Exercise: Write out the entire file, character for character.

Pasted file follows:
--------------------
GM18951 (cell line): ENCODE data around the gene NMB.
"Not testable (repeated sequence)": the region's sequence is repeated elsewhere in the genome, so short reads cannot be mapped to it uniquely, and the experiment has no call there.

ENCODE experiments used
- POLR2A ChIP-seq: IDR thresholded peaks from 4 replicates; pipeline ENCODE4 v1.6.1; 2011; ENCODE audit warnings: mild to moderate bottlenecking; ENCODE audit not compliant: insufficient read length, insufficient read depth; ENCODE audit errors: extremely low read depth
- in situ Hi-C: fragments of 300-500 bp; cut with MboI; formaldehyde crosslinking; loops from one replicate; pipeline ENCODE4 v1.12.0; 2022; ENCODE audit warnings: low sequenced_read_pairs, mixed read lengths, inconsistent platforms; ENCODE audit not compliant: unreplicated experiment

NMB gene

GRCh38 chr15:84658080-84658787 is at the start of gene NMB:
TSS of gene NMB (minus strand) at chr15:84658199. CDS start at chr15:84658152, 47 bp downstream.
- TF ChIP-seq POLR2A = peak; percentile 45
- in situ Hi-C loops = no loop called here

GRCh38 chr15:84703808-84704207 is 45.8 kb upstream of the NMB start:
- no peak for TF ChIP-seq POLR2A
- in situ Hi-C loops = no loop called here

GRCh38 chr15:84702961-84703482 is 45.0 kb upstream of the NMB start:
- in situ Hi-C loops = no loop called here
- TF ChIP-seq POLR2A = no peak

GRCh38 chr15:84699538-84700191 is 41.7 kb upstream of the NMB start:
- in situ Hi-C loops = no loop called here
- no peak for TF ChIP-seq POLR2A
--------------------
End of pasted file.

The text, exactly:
GM18951 (cell line): ENCODE data around the gene NMB.
"Not testable (repeated sequence)": the region's sequence is repeated elsewhere in the genome, so short reads cannot be mapped to it uniquely, and the experiment has no call there.

ENCODE experiments used
- POLR2A ChIP-seq: IDR thresholded peaks from 4 replicates; pipeline ENCODE4 v1.6.1; 2011; ENCODE audit warnings: mild to moderate bottlenecking; ENCODE audit not compliant: insufficient read length, insufficient read depth; ENCODE audit errors: extremely low read depth
- in situ Hi-C: fragments of 300-500 bp; cut with MboI; formaldehyde crosslinking; loops from one replicate; pipeline ENCODE4 v1.12.0; 2022; ENCODE audit warnings: low sequenced_read_pairs, mixed read lengths, inconsistent platforms; ENCODE audit not compliant: unreplicated experiment

NMB gene

GRCh38 chr15:84658080-84658787 is at the start of gene NMB:
TSS of gene NMB (minus strand) at chr15:84658199. CDS start at chr15:84658152, 47 bp downstream.
- TF ChIP-seq POLR2A = peak; percentile 45
- in situ Hi-C loops = no loop called here

GRCh38 chr15:84703808-84704207 is 45.8 kb upstream of the NMB start:
- no peak for TF ChIP-seq POLR2A
- in situ Hi-C loops = no loop called here

GRCh38 chr15:84702961-84703482 is 45.0 kb upstream of the NMB start:
- in situ Hi-C loops = no loop called here
- TF ChIP-seq POLR2A = no peak

GRCh38 chr15:84699538-84700191 is 41.7 kb upstream of the NMB start:
- in situ Hi-C loops = no loop called here
- no peak for TF ChIP-seq POLR2A